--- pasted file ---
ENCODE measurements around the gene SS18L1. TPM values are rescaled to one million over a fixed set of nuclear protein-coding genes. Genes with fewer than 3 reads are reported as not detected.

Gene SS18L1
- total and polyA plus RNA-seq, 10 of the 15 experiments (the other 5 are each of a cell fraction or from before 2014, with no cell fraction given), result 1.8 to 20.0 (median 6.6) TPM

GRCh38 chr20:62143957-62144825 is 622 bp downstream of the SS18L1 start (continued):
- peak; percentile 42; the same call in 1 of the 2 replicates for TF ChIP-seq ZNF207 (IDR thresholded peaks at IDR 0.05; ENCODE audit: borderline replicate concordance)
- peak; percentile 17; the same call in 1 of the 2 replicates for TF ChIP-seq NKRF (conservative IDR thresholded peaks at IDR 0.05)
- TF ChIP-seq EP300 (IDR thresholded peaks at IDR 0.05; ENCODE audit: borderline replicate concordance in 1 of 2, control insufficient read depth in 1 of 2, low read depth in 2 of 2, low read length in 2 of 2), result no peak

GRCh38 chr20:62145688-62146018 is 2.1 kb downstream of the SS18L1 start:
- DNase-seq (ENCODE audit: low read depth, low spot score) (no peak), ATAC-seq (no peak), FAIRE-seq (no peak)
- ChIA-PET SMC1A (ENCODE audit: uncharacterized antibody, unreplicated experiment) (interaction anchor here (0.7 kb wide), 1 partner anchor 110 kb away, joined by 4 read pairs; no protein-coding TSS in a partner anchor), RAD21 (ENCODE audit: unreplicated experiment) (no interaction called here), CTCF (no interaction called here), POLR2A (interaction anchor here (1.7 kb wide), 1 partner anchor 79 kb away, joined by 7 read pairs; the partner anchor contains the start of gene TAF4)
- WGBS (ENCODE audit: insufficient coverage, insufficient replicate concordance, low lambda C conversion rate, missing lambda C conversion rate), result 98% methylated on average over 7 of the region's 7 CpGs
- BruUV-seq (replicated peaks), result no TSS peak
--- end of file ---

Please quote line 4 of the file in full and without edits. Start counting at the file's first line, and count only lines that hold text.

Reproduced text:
GRCh38 chr20:62143957-62144825 is 622 bp downstream of the SS18L1 start (continued):